He was detached to Richmond in 1845 to prepare machinery for testing gun-metal, and then to supervise the manufacture of cannon. Here in the casting of heavy ordnance, the porous condition of the metal, and "the sinking head," at once attracted his attention, and convinced him of the error in the idea of cooling the castings of guns from the exterior inwards, thereby tearing apart, instead of consolidating, the metal, — an opinion confirmed by his later investigations of the laws of the strains to which guns, when fired, are subjected. To correct these errors, he proposed to wrap in successive layers a peculiar-shaped wire with a constant tension around a solid wrought-iron core, in which to form the bore of the gun. But, as such a design involved almost insuperable difficulties, his inventive genius devised a new plan which led to his fame and fortune — that of cooling the casting from the interior outwards. By this new method he brought each successive layer of metal as it hardened, like contracting hoops of iron, more and more firmly binding together the whole mass, thus giving it a maximum strength to resist the expansion of the powder-charge acting from the interior outwards. After various cautious trials he succeeded in safely introducing a constant stream of cold water, through an iron pipe, to the bottom of the core-barrel, whence it rose and flowed over the top to be carried off. The success of his mode of cooling being established, eight pairs of guns were cast of the same metal in the same dimensions, one set by the old method of cooling, and the other on the Rodman principle. It is almost needless to add that the latter in every case, upon the severest trials, proved their vast superiority over the former.

"The advantages of this system," says Colonel Indicates a West Point graduate and gives his Class.Laidley in a very interesting and able sketch of Rodman as an ordnance officer, "are not confined to superior strength. The hollow cast guns have a harder and more close-grained metal for the surface of the bore, and it resists better the erosion of the gas and the action of the projectile upon it; and, what is of great importance in times of emergency, when despatch is important, the time of cooling the gun is much diminished, and the capacity of the foundry for work greatly increased. Notwithstanding these advantages, and the oft-repeated proof of its superiority, so great was the prejudice to be overcome, that it was only by dint of persistent effort that this mode of casting guns was adopted in 1859, some fourteen years after its first conception."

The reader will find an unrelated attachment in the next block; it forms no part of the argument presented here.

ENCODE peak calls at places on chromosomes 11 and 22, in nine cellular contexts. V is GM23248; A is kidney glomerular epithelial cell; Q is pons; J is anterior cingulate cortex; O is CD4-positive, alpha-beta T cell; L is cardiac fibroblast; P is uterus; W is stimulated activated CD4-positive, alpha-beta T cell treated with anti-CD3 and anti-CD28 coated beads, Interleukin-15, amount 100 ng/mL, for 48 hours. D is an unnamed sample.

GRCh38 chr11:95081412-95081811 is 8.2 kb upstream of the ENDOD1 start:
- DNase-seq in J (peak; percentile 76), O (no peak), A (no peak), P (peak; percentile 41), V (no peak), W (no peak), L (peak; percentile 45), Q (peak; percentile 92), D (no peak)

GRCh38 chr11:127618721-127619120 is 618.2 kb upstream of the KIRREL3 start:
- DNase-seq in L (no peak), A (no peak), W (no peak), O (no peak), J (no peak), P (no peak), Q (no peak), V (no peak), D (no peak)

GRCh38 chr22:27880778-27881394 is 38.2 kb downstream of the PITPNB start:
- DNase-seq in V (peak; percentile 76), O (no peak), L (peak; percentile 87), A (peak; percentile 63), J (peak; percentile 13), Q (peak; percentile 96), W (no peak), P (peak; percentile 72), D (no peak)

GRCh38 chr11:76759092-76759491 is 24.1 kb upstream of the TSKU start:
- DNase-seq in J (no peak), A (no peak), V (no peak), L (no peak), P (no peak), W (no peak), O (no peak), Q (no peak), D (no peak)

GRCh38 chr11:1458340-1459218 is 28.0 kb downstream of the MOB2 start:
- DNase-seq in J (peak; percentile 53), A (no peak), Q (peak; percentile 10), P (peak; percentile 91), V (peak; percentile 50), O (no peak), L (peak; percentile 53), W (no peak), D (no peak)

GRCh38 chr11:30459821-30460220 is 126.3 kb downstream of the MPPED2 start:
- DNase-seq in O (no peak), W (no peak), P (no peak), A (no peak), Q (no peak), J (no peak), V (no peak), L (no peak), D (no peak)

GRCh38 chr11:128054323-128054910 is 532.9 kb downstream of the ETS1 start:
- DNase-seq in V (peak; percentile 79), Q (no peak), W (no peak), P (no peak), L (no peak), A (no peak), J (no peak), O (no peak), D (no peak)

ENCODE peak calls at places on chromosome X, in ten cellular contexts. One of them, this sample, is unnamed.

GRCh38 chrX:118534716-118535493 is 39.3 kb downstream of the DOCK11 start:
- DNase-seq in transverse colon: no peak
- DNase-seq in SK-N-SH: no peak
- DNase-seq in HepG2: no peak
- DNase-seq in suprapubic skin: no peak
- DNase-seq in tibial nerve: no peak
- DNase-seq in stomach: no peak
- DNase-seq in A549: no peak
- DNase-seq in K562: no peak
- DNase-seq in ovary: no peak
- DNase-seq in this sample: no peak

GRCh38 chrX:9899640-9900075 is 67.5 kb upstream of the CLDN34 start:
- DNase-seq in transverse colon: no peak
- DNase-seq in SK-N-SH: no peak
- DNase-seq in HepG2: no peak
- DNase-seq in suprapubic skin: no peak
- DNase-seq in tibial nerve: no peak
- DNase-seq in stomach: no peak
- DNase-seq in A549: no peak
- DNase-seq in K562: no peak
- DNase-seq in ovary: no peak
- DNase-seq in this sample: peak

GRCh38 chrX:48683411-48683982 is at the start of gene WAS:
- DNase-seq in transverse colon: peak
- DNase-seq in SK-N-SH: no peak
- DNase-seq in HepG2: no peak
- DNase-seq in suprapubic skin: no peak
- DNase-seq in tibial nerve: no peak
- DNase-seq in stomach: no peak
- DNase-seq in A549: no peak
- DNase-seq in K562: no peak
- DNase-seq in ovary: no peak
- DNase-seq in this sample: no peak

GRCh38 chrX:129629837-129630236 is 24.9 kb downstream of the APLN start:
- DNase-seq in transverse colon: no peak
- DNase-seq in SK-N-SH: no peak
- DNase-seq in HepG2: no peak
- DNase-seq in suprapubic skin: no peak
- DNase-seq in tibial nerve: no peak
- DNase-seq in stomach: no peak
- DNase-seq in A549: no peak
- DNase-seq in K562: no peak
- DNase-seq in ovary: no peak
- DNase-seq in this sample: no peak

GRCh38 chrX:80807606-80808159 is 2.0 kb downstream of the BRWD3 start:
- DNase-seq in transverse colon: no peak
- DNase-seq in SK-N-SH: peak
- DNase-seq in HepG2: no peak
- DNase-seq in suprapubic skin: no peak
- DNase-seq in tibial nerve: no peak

During our War with Mexico, Rodman was very usefully employed, — in 1846, mounting and experimenting with Colonel Bomford's twelve-inch Columbiad, the monster gun of its day; in 1847, supervising the manufacture of cannon at Fort Pitt foundry; and, in 1848, in charge of Ordnance Depots on the Rio Grande at Camargo and Point Isabel.

 p69  Till his promotion to a Captaincy, July 1, 1855, he was mostly engaged at Allegheny Arsenal on his various ordnance duties, and at Pilot Knob, Mo., in examining iron and furnaces.

From this time till the beginning of our Civil War, Capt. Rodman was on duty at Allegheny and Watertown Arsenals, experimenting on metals for ordnance purposes, determining the proper forms of cannon, improving gunpowder, etc., the results of which were published in 1861, by the Ordnance Department, in a valuable volume, entitled "Reports and Experiments on the Properties of Metals for Cannon, and the Qualities of Cannon-powder." This great contribution to the science of Gunnery reflects the highest credit upon our Army and country; is invaluable to the artillerist and metallurgist; placed Rodman in the forefront of original investigators; and gave a proud name to the distinguished Corps of which he was the shining star.